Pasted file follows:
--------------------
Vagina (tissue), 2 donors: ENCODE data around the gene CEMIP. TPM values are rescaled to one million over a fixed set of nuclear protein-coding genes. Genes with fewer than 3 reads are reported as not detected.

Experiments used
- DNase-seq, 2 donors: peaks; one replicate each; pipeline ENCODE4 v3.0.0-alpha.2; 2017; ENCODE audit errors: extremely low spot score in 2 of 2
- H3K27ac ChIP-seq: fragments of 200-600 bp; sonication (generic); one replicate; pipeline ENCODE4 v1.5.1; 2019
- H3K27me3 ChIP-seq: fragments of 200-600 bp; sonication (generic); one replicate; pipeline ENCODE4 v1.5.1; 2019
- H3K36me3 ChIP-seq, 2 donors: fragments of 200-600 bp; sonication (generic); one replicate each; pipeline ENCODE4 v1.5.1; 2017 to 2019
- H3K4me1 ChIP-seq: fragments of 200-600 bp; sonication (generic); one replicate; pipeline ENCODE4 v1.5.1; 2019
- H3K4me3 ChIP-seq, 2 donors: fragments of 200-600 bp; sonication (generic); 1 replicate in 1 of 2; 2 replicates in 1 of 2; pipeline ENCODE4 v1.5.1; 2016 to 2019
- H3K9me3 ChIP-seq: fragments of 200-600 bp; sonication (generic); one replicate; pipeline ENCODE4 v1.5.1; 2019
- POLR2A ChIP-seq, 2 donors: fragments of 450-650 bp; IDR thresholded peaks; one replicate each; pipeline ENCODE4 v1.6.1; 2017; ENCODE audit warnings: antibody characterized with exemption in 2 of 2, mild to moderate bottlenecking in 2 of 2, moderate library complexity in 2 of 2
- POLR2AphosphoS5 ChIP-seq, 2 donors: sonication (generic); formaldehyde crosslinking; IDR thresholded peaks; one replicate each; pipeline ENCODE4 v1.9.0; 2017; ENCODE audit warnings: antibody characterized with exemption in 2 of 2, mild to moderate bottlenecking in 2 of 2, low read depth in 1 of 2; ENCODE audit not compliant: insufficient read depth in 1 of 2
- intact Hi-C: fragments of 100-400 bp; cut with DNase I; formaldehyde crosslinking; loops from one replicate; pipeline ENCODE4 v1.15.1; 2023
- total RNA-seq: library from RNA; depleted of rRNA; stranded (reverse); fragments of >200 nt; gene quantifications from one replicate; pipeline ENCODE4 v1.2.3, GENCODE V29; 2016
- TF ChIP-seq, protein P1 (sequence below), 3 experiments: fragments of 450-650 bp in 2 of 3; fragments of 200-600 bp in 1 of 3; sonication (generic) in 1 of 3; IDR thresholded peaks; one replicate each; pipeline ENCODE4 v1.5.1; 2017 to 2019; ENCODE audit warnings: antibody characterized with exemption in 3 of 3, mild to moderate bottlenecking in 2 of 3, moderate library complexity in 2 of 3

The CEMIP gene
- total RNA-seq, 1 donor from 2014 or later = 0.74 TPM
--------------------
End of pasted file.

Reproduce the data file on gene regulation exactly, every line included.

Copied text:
Vagina (tissue), 2 donors: ENCODE data around the gene CEMIP. TPM values are rescaled to one million over a fixed set of nuclear protein-coding genes. Genes with fewer than 3 reads are reported as not detected.

Experiments used
- DNase-seq, 2 donors: peaks; one replicate each; pipeline ENCODE4 v3.0.0-alpha.2; 2017; ENCODE audit errors: extremely low spot score in 2 of 2
- H3K27ac ChIP-seq: fragments of 200-600 bp; sonication (generic); one replicate; pipeline ENCODE4 v1.5.1; 2019
- H3K27me3 ChIP-seq: fragments of 200-600 bp; sonication (generic); one replicate; pipeline ENCODE4 v1.5.1; 2019
- H3K36me3 ChIP-seq, 2 donors: fragments of 200-600 bp; sonication (generic); one replicate each; pipeline ENCODE4 v1.5.1; 2017 to 2019
- H3K4me1 ChIP-seq: fragments of 200-600 bp; sonication (generic); one replicate; pipeline ENCODE4 v1.5.1; 2019
- H3K4me3 ChIP-seq, 2 donors: fragments of 200-600 bp; sonication (generic); 1 replicate in 1 of 2; 2 replicates in 1 of 2; pipeline ENCODE4 v1.5.1; 2016 to 2019
- H3K9me3 ChIP-seq: fragments of 200-600 bp; sonication (generic); one replicate; pipeline ENCODE4 v1.5.1; 2019
- POLR2A ChIP-seq, 2 donors: fragments of 450-650 bp; IDR thresholded peaks; one replicate each; pipeline ENCODE4 v1.6.1; 2017; ENCODE audit warnings: antibody characterized with exemption in 2 of 2, mild to moderate bottlenecking in 2 of 2, moderate library complexity in 2 of 2
- POLR2AphosphoS5 ChIP-seq, 2 donors: sonication (generic); formaldehyde crosslinking; IDR thresholded peaks; one replicate each; pipeline ENCODE4 v1.9.0; 2017; ENCODE audit warnings: antibody characterized with exemption in 2 of 2, mild to moderate bottlenecking in 2 of 2, low read depth in 1 of 2; ENCODE audit not compliant: insufficient read depth in 1 of 2
- intact Hi-C: fragments of 100-400 bp; cut with DNase I; formaldehyde crosslinking; loops from one replicate; pipeline ENCODE4 v1.15.1; 2023
- total RNA-seq: library from RNA; depleted of rRNA; stranded (reverse); fragments of >200 nt; gene quantifications from one replicate; pipeline ENCODE4 v1.2.3, GENCODE V29; 2016
- TF ChIP-seq, protein P1 (sequence below), 3 experiments: fragments of 450-650 bp in 2 of 3; fragments of 200-600 bp in 1 of 3; sonication (generic) in 1 of 3; IDR thresholded peaks; one replicate each; pipeline ENCODE4 v1.5.1; 2017 to 2019; ENCODE audit warnings: antibody characterized with exemption in 3 of 3, mild to moderate bottlenecking in 2 of 3, moderate library complexity in 2 of 3

The CEMIP gene
- total RNA-seq, 1 donor from 2014 or later = 0.74 TPM